Plan Now for On-Farm Research Projects
Carl and David Sousek farm about 900 acres of corn and soybeans near Prague. Like most grain producers, experience plays an important role in their operation. But they also have come to rely on the importance of research, especially research on their own farm.
The Souseks are participating with a network of growers in the Nebraska On-Farm Research Network (NOFRN). Research is typically conducted with the producer's equipment, on the producer's land, using the producer's management practices.
Carl Sousek said he liked the idea of tailoring a research project to meet specific questions about practices on his farm and then having access to university extension personnel with the expertise to plan the project and analyze the results.
UNL Extension Soil Fertility Specialist Charles Shapiro is part of a faculty team involved in the on-farm research project.
"Combining the strength of University personnel with producers' interests is a cost-effective and practical system to answer 'real world' questions," Shapiro said.
Tom Hoegemeyer, professor of practice in UNL's Department of Agronomy and Horticulture, and other UNL Extension faculty give guidance to design experiments for scientific and statistical validity, as well as making sure the research can be done with typical ag equipment.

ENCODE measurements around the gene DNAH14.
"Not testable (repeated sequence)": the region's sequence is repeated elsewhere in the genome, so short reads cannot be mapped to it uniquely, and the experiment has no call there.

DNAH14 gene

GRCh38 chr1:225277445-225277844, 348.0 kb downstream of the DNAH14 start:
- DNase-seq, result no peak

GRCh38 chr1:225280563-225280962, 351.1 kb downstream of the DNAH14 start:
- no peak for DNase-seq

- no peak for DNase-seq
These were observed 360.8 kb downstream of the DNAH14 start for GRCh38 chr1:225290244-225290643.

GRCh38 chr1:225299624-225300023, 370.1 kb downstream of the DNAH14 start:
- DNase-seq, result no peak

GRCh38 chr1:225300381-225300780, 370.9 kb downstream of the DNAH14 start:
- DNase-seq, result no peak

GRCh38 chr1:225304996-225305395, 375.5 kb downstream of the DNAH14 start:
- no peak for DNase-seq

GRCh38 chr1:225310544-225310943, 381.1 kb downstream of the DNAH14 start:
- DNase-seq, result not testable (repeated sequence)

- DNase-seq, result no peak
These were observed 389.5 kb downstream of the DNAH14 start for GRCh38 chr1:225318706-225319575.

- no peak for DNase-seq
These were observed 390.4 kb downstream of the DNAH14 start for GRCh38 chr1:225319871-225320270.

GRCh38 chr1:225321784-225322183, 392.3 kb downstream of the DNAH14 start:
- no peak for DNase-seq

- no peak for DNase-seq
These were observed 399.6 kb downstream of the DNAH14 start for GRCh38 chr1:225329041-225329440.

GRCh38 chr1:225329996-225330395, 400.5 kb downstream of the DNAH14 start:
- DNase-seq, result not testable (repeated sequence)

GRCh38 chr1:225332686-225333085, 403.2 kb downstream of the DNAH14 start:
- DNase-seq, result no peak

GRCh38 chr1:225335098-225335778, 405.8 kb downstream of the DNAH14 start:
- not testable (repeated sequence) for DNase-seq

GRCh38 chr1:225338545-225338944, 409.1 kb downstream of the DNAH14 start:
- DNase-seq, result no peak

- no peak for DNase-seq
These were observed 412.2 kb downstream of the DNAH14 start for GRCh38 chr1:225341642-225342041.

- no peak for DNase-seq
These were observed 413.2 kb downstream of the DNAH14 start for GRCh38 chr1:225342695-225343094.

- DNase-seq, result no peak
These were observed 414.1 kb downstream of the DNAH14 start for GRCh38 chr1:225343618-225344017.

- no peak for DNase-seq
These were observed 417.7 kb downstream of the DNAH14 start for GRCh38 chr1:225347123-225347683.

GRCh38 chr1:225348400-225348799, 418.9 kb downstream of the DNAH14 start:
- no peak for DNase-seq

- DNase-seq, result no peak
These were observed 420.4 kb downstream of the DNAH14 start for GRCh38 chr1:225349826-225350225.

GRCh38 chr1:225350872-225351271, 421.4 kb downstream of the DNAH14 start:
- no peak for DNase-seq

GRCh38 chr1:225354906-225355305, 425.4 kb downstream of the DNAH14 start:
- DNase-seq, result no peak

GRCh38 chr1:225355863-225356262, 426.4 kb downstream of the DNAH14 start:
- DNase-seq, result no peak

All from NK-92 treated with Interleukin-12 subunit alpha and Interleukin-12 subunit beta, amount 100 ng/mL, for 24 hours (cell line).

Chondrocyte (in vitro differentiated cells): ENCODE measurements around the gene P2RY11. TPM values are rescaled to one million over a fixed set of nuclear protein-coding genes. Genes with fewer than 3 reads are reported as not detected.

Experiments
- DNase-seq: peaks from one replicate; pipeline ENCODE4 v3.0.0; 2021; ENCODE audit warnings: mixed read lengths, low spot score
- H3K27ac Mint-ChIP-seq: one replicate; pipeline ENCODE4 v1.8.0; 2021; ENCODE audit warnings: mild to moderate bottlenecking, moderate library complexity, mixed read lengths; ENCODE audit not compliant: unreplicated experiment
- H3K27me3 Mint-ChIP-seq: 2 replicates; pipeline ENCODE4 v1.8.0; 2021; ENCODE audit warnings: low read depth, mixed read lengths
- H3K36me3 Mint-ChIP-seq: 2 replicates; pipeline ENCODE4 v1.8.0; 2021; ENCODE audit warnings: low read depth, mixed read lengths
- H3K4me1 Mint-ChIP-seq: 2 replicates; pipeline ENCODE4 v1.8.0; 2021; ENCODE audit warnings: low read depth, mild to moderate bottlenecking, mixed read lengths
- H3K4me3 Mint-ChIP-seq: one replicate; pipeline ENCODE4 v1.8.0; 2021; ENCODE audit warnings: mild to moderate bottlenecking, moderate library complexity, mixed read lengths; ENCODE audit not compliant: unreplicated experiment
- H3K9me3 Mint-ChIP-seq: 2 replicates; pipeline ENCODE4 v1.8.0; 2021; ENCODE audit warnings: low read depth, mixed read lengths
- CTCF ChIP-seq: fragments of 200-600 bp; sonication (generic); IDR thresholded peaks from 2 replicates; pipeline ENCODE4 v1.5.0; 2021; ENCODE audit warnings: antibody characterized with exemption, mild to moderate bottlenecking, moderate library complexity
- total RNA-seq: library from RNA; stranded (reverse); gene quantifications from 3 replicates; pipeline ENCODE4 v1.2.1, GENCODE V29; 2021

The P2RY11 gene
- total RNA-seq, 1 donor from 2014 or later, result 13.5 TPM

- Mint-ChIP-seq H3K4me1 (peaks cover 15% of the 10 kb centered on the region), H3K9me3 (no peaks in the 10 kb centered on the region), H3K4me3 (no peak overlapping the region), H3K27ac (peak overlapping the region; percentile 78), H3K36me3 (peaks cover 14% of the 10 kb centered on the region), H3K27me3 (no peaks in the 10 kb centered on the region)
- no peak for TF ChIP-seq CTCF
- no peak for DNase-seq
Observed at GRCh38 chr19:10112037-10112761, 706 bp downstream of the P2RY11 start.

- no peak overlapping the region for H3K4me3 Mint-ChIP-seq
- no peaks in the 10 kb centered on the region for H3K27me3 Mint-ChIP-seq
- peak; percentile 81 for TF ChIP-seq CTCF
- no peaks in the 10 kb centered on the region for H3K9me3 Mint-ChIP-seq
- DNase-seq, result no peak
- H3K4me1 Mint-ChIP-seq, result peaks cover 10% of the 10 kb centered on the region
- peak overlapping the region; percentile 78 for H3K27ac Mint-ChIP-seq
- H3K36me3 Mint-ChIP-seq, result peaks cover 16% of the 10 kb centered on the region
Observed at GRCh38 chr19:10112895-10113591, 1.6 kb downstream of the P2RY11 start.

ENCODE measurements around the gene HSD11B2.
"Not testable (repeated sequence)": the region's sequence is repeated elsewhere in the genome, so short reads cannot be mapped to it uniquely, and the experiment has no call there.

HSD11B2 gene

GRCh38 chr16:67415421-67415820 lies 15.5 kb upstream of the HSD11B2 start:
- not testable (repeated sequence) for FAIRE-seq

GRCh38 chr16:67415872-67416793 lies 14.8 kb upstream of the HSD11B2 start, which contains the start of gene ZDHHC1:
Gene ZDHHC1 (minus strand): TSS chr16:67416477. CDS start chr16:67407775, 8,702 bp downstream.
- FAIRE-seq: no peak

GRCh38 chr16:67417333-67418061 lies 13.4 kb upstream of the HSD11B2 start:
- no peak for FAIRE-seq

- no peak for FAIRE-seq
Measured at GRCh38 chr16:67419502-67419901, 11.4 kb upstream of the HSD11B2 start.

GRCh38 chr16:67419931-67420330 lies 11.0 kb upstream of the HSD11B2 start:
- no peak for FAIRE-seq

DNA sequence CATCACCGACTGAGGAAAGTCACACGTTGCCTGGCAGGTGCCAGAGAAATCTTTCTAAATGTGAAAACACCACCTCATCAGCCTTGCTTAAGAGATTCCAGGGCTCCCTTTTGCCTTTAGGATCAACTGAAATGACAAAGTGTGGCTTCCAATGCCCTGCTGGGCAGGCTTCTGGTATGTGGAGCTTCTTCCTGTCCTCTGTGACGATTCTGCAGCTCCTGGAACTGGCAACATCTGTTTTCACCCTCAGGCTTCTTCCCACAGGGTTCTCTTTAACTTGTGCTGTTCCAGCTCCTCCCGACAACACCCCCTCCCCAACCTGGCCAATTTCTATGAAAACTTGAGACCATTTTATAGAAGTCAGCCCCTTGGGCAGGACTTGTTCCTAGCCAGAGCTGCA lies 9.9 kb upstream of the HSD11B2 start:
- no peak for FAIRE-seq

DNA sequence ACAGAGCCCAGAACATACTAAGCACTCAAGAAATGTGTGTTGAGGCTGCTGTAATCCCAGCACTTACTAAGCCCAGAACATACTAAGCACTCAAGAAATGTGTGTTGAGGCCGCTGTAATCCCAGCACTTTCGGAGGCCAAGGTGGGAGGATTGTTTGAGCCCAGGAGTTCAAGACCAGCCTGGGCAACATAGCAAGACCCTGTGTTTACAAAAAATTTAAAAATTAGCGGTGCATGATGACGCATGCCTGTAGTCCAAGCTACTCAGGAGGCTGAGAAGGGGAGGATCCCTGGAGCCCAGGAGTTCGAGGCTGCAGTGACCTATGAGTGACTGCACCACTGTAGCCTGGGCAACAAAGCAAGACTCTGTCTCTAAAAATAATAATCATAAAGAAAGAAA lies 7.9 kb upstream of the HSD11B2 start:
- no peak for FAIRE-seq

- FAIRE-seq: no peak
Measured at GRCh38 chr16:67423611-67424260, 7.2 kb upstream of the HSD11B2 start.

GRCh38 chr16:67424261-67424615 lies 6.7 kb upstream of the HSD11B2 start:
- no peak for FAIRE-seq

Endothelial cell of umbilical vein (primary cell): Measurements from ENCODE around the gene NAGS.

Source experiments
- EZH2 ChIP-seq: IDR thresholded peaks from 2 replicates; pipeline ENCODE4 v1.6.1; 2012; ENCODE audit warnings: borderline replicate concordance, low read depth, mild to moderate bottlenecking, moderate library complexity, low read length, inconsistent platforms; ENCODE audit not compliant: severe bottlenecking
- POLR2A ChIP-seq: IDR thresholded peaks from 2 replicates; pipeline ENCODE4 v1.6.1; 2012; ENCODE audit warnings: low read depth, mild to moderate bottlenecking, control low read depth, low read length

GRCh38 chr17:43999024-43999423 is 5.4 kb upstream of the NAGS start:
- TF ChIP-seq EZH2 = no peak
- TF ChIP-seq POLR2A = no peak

"Participants value cooperating with other producers in the network and studying the same questions. This allows comparisons over a range of real environments—giving participants more confidence in the results and conclusions."
NOFRN is sponsored by UNL Extension in partnership with the Nebraska Corn Growers Association and the Nebraska Corn Board. The goal of the network is to implement a statewide on-farm research program addressing critical production, profitability, and natural resource questions from farmers.
UNL Extension Educator Keith Glewen has been working with producers to plan and conduct on-farm research for many years.
"The farm operator makes the final decision as to the research topic to be evaluated. We encourage growers to give careful thought as to what production practice may be limiting profitability or could enhance the use of soil and water resources on their farm," Glewen said.
Current research includes irrigation, nitrogen management in corn production, corn population, and cover crops.
For more information on the project or how to participate, contact Glewen at 402-624-8030 or email@example.com, your local Extension office, the Nebraska Corn Board at 402-471-2676, or the Nebraska Corn Growers Association at 402-438-6459. The NOFRN website is at cropwatch.unl.edu/farmresearch.
UNL Extension is in the university's Institute of Agriculture and Natural Resources.